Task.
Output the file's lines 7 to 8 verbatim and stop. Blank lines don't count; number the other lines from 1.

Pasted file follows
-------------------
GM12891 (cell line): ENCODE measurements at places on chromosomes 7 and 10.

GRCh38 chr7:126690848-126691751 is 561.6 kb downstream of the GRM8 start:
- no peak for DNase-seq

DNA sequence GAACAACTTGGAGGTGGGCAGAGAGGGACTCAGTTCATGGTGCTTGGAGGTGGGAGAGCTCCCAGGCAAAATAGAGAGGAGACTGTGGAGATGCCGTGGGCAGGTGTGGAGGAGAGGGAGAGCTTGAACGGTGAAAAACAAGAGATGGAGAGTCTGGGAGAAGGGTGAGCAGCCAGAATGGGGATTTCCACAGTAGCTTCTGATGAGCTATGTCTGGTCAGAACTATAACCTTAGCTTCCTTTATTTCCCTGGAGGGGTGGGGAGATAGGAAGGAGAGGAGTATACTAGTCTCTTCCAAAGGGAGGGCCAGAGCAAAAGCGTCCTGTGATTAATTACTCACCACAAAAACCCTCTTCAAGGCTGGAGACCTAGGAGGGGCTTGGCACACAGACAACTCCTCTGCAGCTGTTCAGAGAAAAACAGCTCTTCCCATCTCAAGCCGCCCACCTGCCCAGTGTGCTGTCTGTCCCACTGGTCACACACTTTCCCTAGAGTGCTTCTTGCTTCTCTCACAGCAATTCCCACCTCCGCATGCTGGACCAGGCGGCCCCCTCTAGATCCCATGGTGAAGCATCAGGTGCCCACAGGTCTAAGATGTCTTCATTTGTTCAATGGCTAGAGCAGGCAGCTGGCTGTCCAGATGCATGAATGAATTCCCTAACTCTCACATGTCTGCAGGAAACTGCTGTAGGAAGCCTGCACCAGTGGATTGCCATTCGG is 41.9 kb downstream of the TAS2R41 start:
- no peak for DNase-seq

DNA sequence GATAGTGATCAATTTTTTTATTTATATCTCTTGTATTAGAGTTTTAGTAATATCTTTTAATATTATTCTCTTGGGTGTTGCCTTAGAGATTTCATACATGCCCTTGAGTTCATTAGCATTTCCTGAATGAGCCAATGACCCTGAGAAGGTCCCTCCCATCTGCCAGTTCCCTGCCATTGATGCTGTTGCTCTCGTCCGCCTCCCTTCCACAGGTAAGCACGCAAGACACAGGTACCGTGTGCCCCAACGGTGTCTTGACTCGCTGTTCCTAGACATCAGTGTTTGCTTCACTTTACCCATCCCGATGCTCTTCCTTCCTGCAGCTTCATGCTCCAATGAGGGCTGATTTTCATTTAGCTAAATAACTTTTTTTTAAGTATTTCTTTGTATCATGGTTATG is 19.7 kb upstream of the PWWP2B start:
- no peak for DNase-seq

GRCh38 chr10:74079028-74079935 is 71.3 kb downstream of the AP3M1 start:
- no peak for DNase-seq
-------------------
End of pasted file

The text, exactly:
- no peak for DNase-seq

GRCh38 chr10:74079028-74079935 is 71.3 kb downstream of the AP3M1 start: